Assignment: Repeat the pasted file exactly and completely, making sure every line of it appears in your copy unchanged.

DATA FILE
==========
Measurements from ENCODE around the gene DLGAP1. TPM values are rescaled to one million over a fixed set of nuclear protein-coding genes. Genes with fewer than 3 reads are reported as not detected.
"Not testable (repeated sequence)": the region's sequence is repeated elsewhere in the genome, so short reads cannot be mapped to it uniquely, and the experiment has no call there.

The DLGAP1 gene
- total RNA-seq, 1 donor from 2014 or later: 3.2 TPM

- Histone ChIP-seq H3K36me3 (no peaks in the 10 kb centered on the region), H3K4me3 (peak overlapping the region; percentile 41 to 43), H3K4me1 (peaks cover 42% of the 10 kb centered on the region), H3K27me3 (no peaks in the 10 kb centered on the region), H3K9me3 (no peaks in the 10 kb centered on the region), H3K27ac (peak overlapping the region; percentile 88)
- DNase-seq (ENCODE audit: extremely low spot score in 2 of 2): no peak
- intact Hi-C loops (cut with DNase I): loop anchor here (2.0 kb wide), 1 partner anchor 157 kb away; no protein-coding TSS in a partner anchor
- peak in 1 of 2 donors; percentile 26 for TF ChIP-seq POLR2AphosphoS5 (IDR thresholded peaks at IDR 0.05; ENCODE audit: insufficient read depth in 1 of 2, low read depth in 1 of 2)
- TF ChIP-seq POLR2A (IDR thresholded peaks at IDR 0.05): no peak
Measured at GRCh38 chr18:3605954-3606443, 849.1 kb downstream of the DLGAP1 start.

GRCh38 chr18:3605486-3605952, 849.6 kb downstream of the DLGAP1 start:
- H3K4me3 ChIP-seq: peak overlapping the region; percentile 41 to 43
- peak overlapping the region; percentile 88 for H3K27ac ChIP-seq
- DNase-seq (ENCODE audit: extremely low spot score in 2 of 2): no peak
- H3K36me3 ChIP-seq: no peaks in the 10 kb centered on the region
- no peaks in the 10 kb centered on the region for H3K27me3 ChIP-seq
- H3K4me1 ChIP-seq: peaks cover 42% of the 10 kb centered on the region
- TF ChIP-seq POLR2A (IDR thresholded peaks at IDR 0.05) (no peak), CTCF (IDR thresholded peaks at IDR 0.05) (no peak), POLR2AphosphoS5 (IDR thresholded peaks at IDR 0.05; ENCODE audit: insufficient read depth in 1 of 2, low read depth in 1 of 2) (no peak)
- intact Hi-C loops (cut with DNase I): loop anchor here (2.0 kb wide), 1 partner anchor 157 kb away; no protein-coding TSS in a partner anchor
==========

Measurements from ENCODE around the gene DLGAP1. TPM values are rescaled to one million over a fixed set of nuclear protein-coding genes. Genes with fewer than 3 reads are reported as not detected.
"Not testable (repeated sequence)": the region's sequence is repeated elsewhere in the genome, so short reads cannot be mapped to it uniquely, and the experiment has no call there.

The DLGAP1 gene
- total RNA-seq, 1 donor from 2014 or later: 3.2 TPM

- Histone ChIP-seq H3K36me3 (no peaks in the 10 kb centered on the region), H3K4me3 (peak overlapping the region; percentile 41 to 43), H3K4me1 (peaks cover 42% of the 10 kb centered on the region), H3K27me3 (no peaks in the 10 kb centered on the region), H3K9me3 (no peaks in the 10 kb centered on the region), H3K27ac (peak overlapping the region; percentile 88)
- DNase-seq (ENCODE audit: extremely low spot score in 2 of 2): no peak
- intact Hi-C loops (cut with DNase I): loop anchor here (2.0 kb wide), 1 partner anchor 157 kb away; no protein-coding TSS in a partner anchor
- peak in 1 of 2 donors; percentile 26 for TF ChIP-seq POLR2AphosphoS5 (IDR thresholded peaks at IDR 0.05; ENCODE audit: insufficient read depth in 1 of 2, low read depth in 1 of 2)
- TF ChIP-seq POLR2A (IDR thresholded peaks at IDR 0.05): no peak
Measured at GRCh38 chr18:3605954-3606443, 849.1 kb downstream of the DLGAP1 start.

GRCh38 chr18:3605486-3605952, 849.6 kb downstream of the DLGAP1 start:
- H3K4me3 ChIP-seq: peak overlapping the region; percentile 41 to 43
- peak overlapping the region; percentile 88 for H3K27ac ChIP-seq
- DNase-seq (ENCODE audit: extremely low spot score in 2 of 2): no peak
- H3K36me3 ChIP-seq: no peaks in the 10 kb centered on the region
- no peaks in the 10 kb centered on the region for H3K27me3 ChIP-seq
- H3K4me1 ChIP-seq: peaks cover 42% of the 10 kb centered on the region
- TF ChIP-seq POLR2A (IDR thresholded peaks at IDR 0.05) (no peak), CTCF (IDR thresholded peaks at IDR 0.05) (no peak), POLR2AphosphoS5 (IDR thresholded peaks at IDR 0.05; ENCODE audit: insufficient read depth in 1 of 2, low read depth in 1 of 2) (no peak)
- intact Hi-C loops (cut with DNase I): loop anchor here (2.0 kb wide), 1 partner anchor 157 kb away; no protein-coding TSS in a partner anchor